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Expanding the Evanston-Northwestern Education Partnership

Combined support of $1 million to pave way for comprehensive K–12 assessment

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Evanston students

Existing ties between Northwestern University and Evanston School Districts 202 and 65—exemplified by events like "Kits 'n' Cats at NU" day—will deepen as the expanded research-practice partnership creates new opportunities to improve student outcomes.

Evanston’s educational research-practice partnership will expand thanks to $1 million in combined support from the Lewis-Sebring Family Foundation and the Spencer Foundation. The partnership, which brings together Evanston schools, their administrators, and Northwestern University researchers from its Institute for Policy Research (IPR) and its School of Education and Social Policy (SESP), seeks to improve the lives of Evanston students through the implementation of practical research findings.

The “PreK–12 Pathway Research and Data Initiative” will assure a continuous cycle of research, feedback, policy implications, and ongoing study that will create more opportunities for refining practical, on-the-ground policies and further research. 

The initiative strengthens the reciprocal relationship between Northwestern and Evanston’s two school districts—Evanston/Skokie School District 65, which serves pre-K through eighth grade, and Evanston Township High School District 202—that dates back to the 1950s. In recent years, this relationship has been taken to a new level as the three pursue the overall objective of providing an excellent public school education for Evanston’s 10,000 school-aged children, as well as seeking to close the achievement gap between high- and low-performing students.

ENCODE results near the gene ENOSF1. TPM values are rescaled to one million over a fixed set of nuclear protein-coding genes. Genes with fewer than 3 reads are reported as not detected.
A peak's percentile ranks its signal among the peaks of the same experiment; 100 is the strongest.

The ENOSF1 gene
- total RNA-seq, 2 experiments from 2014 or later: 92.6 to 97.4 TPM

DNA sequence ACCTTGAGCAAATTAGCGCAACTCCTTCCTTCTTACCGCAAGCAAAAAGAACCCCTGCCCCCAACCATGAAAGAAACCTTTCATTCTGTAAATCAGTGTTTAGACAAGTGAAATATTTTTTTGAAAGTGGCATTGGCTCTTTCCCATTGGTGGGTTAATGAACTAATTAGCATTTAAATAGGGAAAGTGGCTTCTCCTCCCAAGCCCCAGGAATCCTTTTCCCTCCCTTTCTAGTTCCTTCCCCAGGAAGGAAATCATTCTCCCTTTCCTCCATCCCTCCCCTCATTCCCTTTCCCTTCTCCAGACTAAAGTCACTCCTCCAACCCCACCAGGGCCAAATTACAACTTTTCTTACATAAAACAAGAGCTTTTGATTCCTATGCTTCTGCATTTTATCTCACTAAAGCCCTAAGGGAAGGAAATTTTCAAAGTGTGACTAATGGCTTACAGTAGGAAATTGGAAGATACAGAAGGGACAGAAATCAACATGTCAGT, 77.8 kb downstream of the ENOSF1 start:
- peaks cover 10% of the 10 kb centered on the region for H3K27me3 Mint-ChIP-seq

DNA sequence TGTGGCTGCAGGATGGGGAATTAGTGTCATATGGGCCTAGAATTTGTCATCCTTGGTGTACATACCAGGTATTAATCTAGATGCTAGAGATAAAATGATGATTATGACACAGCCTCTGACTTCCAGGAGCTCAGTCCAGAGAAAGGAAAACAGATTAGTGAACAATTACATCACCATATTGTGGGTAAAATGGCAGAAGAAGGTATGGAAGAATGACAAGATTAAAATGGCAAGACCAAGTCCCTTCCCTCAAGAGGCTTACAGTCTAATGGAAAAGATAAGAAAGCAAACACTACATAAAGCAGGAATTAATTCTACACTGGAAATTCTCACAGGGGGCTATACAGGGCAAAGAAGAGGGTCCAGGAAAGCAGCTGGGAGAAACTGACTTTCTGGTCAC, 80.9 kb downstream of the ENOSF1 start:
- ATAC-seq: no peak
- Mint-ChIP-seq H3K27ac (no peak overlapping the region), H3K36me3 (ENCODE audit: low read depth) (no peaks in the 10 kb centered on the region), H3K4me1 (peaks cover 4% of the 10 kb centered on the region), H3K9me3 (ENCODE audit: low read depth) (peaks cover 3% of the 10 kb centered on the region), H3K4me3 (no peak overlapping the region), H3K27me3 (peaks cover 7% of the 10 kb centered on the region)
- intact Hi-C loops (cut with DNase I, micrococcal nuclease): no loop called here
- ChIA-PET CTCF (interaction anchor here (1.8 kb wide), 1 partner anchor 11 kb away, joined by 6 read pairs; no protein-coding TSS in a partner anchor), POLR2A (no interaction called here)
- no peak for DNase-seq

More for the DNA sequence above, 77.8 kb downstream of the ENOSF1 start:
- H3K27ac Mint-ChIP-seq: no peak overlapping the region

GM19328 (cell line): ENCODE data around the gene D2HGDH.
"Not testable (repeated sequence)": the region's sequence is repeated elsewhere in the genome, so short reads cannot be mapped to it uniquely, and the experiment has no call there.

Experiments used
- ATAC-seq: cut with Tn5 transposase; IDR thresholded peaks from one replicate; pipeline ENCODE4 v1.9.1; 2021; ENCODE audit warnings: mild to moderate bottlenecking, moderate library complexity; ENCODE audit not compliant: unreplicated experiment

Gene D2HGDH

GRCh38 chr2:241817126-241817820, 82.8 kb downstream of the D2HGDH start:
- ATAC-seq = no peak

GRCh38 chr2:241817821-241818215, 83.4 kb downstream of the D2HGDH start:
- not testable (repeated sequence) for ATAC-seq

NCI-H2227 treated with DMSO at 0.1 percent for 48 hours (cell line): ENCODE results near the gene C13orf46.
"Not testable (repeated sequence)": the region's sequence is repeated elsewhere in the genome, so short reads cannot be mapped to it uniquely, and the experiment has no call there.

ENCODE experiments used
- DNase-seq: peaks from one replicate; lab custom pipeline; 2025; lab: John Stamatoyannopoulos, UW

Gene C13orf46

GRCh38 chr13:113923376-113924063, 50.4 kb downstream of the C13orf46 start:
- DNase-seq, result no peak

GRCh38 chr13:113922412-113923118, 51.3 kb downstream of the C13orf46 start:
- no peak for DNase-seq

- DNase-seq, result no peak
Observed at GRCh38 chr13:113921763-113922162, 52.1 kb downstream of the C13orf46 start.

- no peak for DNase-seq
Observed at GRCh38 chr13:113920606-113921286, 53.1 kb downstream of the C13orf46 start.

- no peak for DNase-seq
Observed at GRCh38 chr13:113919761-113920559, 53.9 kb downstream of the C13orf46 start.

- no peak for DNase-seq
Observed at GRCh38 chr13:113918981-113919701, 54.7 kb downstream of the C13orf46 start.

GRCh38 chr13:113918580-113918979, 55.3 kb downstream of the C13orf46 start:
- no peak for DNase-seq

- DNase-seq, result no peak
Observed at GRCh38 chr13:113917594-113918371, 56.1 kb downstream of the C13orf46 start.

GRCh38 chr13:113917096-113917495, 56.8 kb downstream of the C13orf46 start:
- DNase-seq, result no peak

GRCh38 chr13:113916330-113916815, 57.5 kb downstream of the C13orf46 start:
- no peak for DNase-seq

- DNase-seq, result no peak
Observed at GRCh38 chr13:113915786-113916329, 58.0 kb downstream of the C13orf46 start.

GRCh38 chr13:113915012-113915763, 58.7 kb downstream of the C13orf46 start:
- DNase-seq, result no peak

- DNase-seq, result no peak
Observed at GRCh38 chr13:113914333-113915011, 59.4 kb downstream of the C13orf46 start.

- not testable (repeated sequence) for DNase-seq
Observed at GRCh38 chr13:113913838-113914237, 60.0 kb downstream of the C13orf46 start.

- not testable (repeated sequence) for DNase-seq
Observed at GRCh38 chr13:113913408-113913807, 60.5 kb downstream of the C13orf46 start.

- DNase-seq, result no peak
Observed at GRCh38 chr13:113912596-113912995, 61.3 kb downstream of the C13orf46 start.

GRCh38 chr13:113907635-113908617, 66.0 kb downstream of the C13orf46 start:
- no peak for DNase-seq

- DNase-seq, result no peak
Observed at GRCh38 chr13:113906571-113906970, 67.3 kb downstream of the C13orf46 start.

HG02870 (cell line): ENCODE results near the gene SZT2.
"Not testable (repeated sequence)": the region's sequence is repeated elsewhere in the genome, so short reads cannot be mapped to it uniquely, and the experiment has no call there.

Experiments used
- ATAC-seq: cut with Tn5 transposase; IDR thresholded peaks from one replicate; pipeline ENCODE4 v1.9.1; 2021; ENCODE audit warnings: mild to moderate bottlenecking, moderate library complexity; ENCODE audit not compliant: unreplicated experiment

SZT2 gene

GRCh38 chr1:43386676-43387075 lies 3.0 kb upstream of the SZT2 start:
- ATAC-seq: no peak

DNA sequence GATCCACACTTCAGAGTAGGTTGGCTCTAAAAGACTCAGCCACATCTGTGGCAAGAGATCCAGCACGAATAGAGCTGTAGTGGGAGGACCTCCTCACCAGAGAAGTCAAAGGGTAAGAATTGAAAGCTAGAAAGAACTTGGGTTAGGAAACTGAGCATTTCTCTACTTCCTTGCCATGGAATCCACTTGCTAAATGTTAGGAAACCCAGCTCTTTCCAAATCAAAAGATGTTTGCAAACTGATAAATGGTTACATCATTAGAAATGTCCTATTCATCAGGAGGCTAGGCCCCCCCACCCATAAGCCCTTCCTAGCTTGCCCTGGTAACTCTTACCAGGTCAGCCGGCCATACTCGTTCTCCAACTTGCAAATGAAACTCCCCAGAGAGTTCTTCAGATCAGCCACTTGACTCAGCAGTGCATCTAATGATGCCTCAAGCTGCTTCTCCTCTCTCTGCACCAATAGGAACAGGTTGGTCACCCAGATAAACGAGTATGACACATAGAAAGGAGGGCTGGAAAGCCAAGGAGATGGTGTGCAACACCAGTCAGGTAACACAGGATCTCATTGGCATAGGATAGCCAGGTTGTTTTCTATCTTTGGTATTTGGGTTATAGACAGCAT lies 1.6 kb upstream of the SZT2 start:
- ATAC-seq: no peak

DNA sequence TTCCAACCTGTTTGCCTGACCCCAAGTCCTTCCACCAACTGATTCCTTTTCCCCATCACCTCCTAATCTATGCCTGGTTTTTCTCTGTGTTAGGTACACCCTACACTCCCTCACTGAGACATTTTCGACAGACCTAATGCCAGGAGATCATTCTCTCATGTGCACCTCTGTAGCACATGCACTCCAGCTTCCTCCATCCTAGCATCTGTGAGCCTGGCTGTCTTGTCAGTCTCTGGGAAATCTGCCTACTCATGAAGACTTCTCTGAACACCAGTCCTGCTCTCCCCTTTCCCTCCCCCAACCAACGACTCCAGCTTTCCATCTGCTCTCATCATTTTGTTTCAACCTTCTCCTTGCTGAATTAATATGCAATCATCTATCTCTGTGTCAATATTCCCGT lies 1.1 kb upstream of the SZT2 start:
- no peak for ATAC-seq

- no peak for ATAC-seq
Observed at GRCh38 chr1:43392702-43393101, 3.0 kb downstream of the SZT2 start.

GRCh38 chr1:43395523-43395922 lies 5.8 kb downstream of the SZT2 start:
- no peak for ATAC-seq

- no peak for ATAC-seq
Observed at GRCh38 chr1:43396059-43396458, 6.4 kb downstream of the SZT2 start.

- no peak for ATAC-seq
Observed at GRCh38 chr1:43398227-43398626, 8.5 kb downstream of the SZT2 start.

“By further deepening Northwestern’s partnerships with our local school districts, we will carry out work that will help all Evanston children to succeed, while leading to important new research findings,” said IPR Director David Figlio, an education economist.

“The scholars and students at IPR, combined with the practitioners and the administrators in both school districts, will be able to take on the compelling problems of public education that we see here in Evanston,” said District 65 Superintendent Paul Goren. “We’re working together on common problems that we can address and try to solve together.”